Time’s up, will Canadian GP survive?

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Some grands prix succeed and some don’t. Some muscle their way onto the Formula One calendar with all the hopes and aspirations of becoming a motor sport haven and achieve that status while others fade like the bumper of a 1980’s Ford leaving only the bare, yellow plastic that once was a substantial veneer on an otherwise nice product. The Canadian Grand Prix has been the success story for many years and now as the contract renewal approaches, some are concerned about the Federal, provincial and local governments ability to execute a new contract with Formula One Management.

It’s has often been rumored that the sanctioning fee can be in the range of $25 million and that number is certainly one that was thrown about loosely when the Austin race was being coordinated. For Canada, government support is and has been afforded and some are concerned if that support will continue as local bar owner, Ziggy Eichenbaum told Global News:

“We’re worried about that,” he said. “We don’t know if the government of Quebec or Ottawa are going to say,  ’well, it’s not bringing us anything, let’s bail out.”

The problem for Ziggy, and many business owners like him, is that the race generates nearly $90 million for Montreal and it represents 30-40% of his annual business. That’s a huge impact for local owners and one that can certainly be measured at the local level but are the Federal folks on board? An official Federal statement, received by Global News, stated:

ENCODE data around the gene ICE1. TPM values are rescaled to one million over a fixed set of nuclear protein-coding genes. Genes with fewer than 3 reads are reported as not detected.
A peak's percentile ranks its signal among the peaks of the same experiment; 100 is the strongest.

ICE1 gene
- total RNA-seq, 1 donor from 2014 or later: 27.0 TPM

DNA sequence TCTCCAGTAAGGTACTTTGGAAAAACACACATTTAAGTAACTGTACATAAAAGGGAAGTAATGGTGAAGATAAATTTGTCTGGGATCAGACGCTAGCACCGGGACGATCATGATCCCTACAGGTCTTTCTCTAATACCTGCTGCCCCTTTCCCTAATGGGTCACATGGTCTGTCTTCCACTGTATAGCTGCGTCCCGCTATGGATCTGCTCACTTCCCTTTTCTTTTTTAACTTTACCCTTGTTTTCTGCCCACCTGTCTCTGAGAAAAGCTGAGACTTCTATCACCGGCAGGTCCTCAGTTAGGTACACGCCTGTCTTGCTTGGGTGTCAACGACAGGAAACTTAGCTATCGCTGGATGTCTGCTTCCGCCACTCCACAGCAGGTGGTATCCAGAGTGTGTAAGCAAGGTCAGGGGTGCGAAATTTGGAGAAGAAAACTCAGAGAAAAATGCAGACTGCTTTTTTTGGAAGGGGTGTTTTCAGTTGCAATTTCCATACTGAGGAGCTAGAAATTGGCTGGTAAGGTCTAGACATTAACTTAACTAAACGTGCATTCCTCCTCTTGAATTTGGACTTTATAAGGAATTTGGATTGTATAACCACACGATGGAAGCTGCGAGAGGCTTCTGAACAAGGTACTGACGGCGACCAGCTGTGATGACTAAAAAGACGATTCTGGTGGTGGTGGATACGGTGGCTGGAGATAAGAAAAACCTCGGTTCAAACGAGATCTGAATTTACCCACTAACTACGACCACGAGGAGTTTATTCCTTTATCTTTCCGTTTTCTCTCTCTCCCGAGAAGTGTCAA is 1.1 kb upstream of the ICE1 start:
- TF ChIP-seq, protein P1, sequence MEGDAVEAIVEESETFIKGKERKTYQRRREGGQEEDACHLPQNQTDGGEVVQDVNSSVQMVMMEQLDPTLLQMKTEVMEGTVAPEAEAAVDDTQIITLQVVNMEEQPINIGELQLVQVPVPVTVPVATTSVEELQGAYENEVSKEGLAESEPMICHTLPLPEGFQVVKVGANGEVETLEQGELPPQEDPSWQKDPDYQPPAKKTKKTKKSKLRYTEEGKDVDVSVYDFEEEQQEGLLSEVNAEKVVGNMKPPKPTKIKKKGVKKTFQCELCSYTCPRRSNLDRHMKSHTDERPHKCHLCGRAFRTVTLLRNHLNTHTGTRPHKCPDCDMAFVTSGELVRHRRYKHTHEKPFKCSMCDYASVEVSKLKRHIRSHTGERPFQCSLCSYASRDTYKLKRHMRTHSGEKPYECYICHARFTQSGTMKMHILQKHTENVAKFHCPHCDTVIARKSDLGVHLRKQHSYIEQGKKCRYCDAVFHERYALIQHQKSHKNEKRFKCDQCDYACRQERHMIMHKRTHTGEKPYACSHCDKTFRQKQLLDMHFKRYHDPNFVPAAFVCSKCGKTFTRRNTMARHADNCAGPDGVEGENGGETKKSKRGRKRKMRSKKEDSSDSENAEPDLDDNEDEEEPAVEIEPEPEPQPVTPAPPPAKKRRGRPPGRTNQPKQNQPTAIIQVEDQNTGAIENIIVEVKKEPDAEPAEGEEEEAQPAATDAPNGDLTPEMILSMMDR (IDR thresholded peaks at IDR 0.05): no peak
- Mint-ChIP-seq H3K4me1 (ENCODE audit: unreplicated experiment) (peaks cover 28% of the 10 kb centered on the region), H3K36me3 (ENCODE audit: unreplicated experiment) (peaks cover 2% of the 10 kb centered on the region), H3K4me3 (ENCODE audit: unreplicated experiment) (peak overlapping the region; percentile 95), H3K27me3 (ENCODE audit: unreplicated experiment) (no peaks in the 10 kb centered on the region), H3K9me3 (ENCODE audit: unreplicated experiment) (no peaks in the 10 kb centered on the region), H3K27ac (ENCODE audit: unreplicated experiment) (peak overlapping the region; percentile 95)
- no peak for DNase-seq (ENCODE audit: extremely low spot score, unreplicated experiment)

“We will work with the promoter and the other levels of government to see if it is possible to keep this event here, while respecting the taxpayers’ ability to pay,”

The article suggests that there maintenance for the park / street circuit is $15 million per year and this is on top of the $25 million sanctioning fee. It also argues that the exclusivity the Canadian Grand Prix once held has gone with Austin and  potentially New York coming on board but those venues are not Canada. Canada is a great country with a rich history and a cultural feel all its own. Most Americans I know who attend the race do so because it is a truly great experience and has an international vibe that you do not get here on home soil. I suspect that’s because they get to hear the French language and butcher it with reckless abandon.

The cash will always determine the possibility of losing any grand prix. Let us hope, for F1, Canada and even America, that the Federal, Provincial and Local governments get together to save the race. I suspect they will get a deal done and if FOM has to take a bit of a haircut, they would do well to consider that as Austin, possibly New York and a potential west coast race will become a achievable goal for Formula 1 boss Bernie Ecclestone. It is, after all, a global sport and ignoring the world’s biggest consumer market is just daft. This includes, much as they may not like to be lumped in with the American market nuance, the wonderful nation of Canada.

Nod to Billy Shields, of Global News, who carried the story and a video interview can be found here.

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